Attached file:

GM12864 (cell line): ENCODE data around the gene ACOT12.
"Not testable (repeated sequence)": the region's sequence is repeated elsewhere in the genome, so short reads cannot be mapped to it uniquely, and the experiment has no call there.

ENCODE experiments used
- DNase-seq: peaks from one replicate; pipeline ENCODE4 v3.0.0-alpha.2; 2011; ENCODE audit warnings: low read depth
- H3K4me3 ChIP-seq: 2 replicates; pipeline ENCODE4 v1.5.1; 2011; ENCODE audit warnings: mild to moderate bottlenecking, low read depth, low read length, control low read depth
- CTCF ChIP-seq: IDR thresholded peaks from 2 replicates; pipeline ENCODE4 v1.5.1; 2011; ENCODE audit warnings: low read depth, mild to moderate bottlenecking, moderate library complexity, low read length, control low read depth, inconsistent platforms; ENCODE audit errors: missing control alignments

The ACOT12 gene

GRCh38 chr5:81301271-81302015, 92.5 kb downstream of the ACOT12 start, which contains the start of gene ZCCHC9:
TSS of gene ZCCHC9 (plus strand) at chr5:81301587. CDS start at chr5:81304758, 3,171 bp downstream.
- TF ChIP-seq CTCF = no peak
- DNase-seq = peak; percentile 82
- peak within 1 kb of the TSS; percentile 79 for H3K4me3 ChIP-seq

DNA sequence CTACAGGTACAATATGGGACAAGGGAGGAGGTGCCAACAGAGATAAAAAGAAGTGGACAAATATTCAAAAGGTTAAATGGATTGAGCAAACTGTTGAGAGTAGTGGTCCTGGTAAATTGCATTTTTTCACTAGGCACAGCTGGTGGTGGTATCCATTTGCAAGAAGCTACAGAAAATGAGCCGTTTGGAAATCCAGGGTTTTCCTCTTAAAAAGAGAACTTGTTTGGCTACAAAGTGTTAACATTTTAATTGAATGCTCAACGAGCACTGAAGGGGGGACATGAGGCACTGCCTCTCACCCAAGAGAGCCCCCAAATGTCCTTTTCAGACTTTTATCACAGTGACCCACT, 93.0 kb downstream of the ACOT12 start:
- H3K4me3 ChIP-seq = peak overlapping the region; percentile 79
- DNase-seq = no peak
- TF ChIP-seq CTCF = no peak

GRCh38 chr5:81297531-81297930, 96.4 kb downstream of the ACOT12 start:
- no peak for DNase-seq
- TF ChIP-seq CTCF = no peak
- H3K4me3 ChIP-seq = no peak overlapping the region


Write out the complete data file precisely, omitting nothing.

GM12864 (cell line): ENCODE data around the gene ACOT12.
"Not testable (repeated sequence)": the region's sequence is repeated elsewhere in the genome, so short reads cannot be mapped to it uniquely, and the experiment has no call there.

ENCODE experiments used
- DNase-seq: peaks from one replicate; pipeline ENCODE4 v3.0.0-alpha.2; 2011; ENCODE audit warnings: low read depth
- H3K4me3 ChIP-seq: 2 replicates; pipeline ENCODE4 v1.5.1; 2011; ENCODE audit warnings: mild to moderate bottlenecking, low read depth, low read length, control low read depth
- CTCF ChIP-seq: IDR thresholded peaks from 2 replicates; pipeline ENCODE4 v1.5.1; 2011; ENCODE audit warnings: low read depth, mild to moderate bottlenecking, moderate library complexity, low read length, control low read depth, inconsistent platforms; ENCODE audit errors: missing control alignments

The ACOT12 gene

GRCh38 chr5:81301271-81302015, 92.5 kb downstream of the ACOT12 start, which contains the start of gene ZCCHC9:
TSS of gene ZCCHC9 (plus strand) at chr5:81301587. CDS start at chr5:81304758, 3,171 bp downstream.
- TF ChIP-seq CTCF = no peak
- DNase-seq = peak; percentile 82
- peak within 1 kb of the TSS; percentile 79 for H3K4me3 ChIP-seq

DNA sequence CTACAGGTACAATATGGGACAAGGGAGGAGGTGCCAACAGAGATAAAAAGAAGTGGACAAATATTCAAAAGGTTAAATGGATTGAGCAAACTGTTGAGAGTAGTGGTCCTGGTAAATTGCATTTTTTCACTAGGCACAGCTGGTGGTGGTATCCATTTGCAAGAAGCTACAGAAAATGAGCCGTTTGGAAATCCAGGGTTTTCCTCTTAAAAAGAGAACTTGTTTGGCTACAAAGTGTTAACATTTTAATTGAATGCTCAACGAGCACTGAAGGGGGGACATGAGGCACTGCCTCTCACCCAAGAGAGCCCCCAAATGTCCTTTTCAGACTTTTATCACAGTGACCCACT, 93.0 kb downstream of the ACOT12 start:
- H3K4me3 ChIP-seq = peak overlapping the region; percentile 79
- DNase-seq = no peak
- TF ChIP-seq CTCF = no peak

GRCh38 chr5:81297531-81297930, 96.4 kb downstream of the ACOT12 start:
- no peak for DNase-seq
- TF ChIP-seq CTCF = no peak
- H3K4me3 ChIP-seq = no peak overlapping the region